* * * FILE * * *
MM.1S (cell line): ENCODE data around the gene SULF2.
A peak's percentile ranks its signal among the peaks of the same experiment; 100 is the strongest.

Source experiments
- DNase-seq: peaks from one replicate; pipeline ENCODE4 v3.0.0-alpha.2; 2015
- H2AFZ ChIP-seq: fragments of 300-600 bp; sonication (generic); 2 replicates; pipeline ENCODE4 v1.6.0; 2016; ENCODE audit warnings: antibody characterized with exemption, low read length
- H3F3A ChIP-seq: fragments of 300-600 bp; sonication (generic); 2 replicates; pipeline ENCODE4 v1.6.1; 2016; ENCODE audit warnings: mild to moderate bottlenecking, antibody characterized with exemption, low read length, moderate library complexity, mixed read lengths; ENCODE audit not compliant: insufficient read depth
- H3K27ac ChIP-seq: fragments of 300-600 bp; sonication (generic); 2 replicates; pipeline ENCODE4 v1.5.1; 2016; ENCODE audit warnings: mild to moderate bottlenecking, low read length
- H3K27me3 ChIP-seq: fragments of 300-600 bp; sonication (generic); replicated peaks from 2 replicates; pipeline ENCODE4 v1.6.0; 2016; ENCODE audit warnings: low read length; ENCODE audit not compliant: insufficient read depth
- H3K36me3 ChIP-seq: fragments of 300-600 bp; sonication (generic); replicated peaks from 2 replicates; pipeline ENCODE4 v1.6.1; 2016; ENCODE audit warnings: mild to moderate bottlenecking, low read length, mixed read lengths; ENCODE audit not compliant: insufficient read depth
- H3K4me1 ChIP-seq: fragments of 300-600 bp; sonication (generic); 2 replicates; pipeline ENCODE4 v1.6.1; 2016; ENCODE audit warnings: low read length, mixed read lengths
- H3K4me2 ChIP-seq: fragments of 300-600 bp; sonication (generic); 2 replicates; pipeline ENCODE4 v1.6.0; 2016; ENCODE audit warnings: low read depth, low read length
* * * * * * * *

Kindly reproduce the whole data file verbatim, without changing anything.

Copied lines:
MM.1S (cell line): ENCODE data around the gene SULF2.
A peak's percentile ranks its signal among the peaks of the same experiment; 100 is the strongest.

Source experiments
- DNase-seq: peaks from one replicate; pipeline ENCODE4 v3.0.0-alpha.2; 2015
- H2AFZ ChIP-seq: fragments of 300-600 bp; sonication (generic); 2 replicates; pipeline ENCODE4 v1.6.0; 2016; ENCODE audit warnings: antibody characterized with exemption, low read length
- H3F3A ChIP-seq: fragments of 300-600 bp; sonication (generic); 2 replicates; pipeline ENCODE4 v1.6.1; 2016; ENCODE audit warnings: mild to moderate bottlenecking, antibody characterized with exemption, low read length, moderate library complexity, mixed read lengths; ENCODE audit not compliant: insufficient read depth
- H3K27ac ChIP-seq: fragments of 300-600 bp; sonication (generic); 2 replicates; pipeline ENCODE4 v1.5.1; 2016; ENCODE audit warnings: mild to moderate bottlenecking, low read length
- H3K27me3 ChIP-seq: fragments of 300-600 bp; sonication (generic); replicated peaks from 2 replicates; pipeline ENCODE4 v1.6.0; 2016; ENCODE audit warnings: low read length; ENCODE audit not compliant: insufficient read depth
- H3K36me3 ChIP-seq: fragments of 300-600 bp; sonication (generic); replicated peaks from 2 replicates; pipeline ENCODE4 v1.6.1; 2016; ENCODE audit warnings: mild to moderate bottlenecking, low read length, mixed read lengths; ENCODE audit not compliant: insufficient read depth
- H3K4me1 ChIP-seq: fragments of 300-600 bp; sonication (generic); 2 replicates; pipeline ENCODE4 v1.6.1; 2016; ENCODE audit warnings: low read length, mixed read lengths
- H3K4me2 ChIP-seq: fragments of 300-600 bp; sonication (generic); 2 replicates; pipeline ENCODE4 v1.6.0; 2016; ENCODE audit warnings: low read depth, low read length